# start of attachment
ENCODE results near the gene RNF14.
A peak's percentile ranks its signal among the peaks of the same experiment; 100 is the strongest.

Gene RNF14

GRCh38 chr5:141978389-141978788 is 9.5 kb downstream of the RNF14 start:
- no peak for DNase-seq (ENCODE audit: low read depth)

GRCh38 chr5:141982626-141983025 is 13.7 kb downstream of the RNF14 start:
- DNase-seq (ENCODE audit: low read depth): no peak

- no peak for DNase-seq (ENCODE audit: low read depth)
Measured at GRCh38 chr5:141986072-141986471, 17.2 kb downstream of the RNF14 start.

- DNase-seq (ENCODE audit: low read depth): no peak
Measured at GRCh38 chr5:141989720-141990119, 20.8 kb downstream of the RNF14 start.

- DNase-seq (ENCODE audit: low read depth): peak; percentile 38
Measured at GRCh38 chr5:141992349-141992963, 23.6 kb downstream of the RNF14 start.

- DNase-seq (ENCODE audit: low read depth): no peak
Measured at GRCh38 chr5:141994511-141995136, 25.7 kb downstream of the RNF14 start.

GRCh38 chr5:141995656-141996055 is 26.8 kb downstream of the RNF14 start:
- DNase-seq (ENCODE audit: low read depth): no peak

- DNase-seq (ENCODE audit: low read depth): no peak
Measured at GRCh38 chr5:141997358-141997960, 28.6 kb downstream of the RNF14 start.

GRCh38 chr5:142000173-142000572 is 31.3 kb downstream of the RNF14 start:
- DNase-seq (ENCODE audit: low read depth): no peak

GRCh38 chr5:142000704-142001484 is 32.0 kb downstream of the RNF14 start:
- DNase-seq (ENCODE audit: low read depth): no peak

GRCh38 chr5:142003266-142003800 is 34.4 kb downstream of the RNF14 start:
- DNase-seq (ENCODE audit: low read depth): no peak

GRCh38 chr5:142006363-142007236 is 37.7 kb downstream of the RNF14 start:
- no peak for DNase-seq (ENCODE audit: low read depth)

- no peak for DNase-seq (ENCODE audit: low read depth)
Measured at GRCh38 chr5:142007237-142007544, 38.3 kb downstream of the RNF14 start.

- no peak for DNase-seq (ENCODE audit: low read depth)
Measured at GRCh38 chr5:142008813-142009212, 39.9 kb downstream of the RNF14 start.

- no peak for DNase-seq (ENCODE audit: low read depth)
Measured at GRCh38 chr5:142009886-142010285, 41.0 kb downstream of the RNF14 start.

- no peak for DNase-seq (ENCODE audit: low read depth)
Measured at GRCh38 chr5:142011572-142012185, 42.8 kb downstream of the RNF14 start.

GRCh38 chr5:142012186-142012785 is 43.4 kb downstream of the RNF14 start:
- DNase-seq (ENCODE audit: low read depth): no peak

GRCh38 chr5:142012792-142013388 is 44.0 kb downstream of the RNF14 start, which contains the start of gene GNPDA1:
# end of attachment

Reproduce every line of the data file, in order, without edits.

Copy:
ENCODE results near the gene RNF14.
A peak's percentile ranks its signal among the peaks of the same experiment; 100 is the strongest.

Gene RNF14

GRCh38 chr5:141978389-141978788 is 9.5 kb downstream of the RNF14 start:
- no peak for DNase-seq (ENCODE audit: low read depth)

GRCh38 chr5:141982626-141983025 is 13.7 kb downstream of the RNF14 start:
- DNase-seq (ENCODE audit: low read depth): no peak

- no peak for DNase-seq (ENCODE audit: low read depth)
Measured at GRCh38 chr5:141986072-141986471, 17.2 kb downstream of the RNF14 start.

- DNase-seq (ENCODE audit: low read depth): no peak
Measured at GRCh38 chr5:141989720-141990119, 20.8 kb downstream of the RNF14 start.

- DNase-seq (ENCODE audit: low read depth): peak; percentile 38
Measured at GRCh38 chr5:141992349-141992963, 23.6 kb downstream of the RNF14 start.

- DNase-seq (ENCODE audit: low read depth): no peak
Measured at GRCh38 chr5:141994511-141995136, 25.7 kb downstream of the RNF14 start.

GRCh38 chr5:141995656-141996055 is 26.8 kb downstream of the RNF14 start:
- DNase-seq (ENCODE audit: low read depth): no peak

- DNase-seq (ENCODE audit: low read depth): no peak
Measured at GRCh38 chr5:141997358-141997960, 28.6 kb downstream of the RNF14 start.

GRCh38 chr5:142000173-142000572 is 31.3 kb downstream of the RNF14 start:
- DNase-seq (ENCODE audit: low read depth): no peak

GRCh38 chr5:142000704-142001484 is 32.0 kb downstream of the RNF14 start:
- DNase-seq (ENCODE audit: low read depth): no peak

GRCh38 chr5:142003266-142003800 is 34.4 kb downstream of the RNF14 start:
- DNase-seq (ENCODE audit: low read depth): no peak

GRCh38 chr5:142006363-142007236 is 37.7 kb downstream of the RNF14 start:
- no peak for DNase-seq (ENCODE audit: low read depth)

- no peak for DNase-seq (ENCODE audit: low read depth)
Measured at GRCh38 chr5:142007237-142007544, 38.3 kb downstream of the RNF14 start.

- no peak for DNase-seq (ENCODE audit: low read depth)
Measured at GRCh38 chr5:142008813-142009212, 39.9 kb downstream of the RNF14 start.

- no peak for DNase-seq (ENCODE audit: low read depth)
Measured at GRCh38 chr5:142009886-142010285, 41.0 kb downstream of the RNF14 start.

- no peak for DNase-seq (ENCODE audit: low read depth)
Measured at GRCh38 chr5:142011572-142012185, 42.8 kb downstream of the RNF14 start.

GRCh38 chr5:142012186-142012785 is 43.4 kb downstream of the RNF14 start:
- DNase-seq (ENCODE audit: low read depth): no peak

GRCh38 chr5:142012792-142013388 is 44.0 kb downstream of the RNF14 start, which contains the start of gene GNPDA1: